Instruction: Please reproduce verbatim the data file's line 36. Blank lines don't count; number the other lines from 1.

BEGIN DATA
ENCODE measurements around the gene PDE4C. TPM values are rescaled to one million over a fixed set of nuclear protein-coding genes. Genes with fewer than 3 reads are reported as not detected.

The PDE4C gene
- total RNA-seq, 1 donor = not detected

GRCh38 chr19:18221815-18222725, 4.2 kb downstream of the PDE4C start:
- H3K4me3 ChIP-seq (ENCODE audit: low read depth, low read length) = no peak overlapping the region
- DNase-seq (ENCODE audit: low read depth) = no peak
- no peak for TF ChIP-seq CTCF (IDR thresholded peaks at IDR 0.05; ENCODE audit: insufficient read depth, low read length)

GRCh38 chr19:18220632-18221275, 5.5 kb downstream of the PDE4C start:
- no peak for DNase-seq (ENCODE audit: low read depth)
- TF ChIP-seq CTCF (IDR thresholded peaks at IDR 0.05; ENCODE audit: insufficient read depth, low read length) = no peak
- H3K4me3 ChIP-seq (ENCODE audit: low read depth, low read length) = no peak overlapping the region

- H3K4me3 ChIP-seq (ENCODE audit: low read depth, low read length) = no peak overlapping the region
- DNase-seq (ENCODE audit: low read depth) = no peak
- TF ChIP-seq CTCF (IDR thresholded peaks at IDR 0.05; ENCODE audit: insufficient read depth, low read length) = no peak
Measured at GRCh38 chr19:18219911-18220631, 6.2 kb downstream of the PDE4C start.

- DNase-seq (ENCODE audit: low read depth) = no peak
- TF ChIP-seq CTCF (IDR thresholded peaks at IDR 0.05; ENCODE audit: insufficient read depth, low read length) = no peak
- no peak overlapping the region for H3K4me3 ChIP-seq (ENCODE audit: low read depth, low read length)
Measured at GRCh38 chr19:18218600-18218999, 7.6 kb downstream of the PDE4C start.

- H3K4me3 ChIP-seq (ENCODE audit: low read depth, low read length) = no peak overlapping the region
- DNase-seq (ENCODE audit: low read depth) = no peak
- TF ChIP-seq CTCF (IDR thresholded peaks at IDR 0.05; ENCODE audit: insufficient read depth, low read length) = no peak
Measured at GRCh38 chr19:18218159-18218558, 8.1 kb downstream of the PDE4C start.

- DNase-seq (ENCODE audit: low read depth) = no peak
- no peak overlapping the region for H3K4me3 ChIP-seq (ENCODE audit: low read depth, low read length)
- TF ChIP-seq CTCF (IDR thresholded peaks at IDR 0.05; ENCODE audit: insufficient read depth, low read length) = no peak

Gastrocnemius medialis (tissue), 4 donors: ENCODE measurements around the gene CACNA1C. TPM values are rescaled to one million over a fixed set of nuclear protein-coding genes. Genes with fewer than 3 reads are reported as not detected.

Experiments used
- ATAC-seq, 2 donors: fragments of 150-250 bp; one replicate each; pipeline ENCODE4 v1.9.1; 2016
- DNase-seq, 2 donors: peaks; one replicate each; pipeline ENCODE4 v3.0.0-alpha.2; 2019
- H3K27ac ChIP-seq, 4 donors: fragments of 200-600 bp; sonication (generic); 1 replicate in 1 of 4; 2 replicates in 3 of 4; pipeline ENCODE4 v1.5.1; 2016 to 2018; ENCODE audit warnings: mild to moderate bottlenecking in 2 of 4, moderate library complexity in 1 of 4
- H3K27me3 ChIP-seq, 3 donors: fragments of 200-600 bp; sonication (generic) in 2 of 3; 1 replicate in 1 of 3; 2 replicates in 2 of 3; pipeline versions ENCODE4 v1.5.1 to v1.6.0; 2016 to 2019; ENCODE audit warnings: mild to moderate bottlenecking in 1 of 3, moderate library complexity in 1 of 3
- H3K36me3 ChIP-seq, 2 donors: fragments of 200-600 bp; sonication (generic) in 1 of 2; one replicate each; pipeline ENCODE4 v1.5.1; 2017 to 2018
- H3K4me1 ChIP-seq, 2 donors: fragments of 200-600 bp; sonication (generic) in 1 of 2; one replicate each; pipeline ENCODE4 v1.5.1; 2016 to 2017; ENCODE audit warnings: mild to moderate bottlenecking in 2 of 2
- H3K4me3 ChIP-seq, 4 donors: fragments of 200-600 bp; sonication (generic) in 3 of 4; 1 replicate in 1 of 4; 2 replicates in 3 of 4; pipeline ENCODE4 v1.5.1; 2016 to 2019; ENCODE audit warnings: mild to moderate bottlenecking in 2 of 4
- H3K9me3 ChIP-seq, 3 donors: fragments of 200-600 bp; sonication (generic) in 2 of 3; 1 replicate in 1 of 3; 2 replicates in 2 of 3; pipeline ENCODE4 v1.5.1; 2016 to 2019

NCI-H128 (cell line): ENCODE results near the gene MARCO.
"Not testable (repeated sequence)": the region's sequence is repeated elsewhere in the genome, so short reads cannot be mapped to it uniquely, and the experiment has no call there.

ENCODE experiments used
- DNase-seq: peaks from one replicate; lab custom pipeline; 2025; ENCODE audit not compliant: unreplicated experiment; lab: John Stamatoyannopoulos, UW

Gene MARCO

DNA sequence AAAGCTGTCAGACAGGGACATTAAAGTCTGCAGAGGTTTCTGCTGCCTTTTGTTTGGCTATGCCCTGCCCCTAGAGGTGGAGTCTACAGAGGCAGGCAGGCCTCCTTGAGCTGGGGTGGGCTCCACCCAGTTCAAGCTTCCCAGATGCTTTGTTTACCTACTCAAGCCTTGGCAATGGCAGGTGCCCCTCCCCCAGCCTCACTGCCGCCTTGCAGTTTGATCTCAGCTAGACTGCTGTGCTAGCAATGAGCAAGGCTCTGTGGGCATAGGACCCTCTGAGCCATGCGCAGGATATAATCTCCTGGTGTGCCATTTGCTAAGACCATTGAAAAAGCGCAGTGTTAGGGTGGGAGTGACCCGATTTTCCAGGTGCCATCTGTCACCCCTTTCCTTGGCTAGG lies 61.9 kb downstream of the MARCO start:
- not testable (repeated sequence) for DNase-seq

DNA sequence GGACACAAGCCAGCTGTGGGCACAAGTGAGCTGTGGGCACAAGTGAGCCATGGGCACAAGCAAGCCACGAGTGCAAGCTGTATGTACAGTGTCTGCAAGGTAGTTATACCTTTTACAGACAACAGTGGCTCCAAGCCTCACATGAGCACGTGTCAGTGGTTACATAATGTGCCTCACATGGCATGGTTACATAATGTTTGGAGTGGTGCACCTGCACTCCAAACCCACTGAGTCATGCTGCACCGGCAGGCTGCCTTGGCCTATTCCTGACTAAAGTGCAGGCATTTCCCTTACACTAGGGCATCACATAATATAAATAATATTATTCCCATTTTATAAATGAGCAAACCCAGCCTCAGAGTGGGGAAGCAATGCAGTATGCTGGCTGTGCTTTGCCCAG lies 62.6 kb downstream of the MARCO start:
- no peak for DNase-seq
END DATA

- H3K9me3 ChIP-seq, 3 donors: fragments of 200-600 bp; sonication (generic) in 2 of 3; 1 replicate in 1 of 3; 2 replicates in 2 of 3; pipeline ENCODE4 v1.5.1; 2016 to 2019